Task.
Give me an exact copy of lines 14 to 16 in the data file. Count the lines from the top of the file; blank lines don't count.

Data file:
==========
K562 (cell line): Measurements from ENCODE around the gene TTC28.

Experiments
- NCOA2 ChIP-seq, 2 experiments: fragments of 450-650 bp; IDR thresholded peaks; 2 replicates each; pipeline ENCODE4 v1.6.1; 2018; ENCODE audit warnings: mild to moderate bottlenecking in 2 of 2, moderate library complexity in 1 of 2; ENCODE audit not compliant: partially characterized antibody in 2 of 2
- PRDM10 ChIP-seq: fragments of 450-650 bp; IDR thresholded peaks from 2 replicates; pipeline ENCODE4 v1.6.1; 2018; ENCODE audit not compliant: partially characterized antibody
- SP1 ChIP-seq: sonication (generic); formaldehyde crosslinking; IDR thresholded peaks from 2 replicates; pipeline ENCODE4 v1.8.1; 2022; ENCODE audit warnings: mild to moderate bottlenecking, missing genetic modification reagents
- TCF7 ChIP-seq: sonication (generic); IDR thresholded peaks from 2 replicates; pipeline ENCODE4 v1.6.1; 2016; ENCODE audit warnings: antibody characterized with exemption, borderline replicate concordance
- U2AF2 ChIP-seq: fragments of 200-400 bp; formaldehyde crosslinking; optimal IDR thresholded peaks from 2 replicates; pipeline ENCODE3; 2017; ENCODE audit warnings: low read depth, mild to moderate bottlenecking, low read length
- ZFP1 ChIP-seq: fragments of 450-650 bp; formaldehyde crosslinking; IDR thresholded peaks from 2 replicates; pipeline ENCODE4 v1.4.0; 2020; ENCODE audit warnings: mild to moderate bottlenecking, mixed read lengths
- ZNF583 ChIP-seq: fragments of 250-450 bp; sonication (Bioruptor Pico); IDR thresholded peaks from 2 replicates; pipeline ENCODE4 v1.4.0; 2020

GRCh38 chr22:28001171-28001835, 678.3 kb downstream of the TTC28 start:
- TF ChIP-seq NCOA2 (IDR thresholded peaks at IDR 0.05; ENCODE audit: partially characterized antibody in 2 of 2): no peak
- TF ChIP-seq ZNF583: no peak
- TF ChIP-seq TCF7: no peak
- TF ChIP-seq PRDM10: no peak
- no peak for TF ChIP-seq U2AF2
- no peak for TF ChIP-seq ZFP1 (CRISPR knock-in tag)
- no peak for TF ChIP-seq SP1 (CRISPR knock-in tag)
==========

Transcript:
- TF ChIP-seq PRDM10: no peak
- no peak for TF ChIP-seq U2AF2
- no peak for TF ChIP-seq ZFP1 (CRISPR knock-in tag)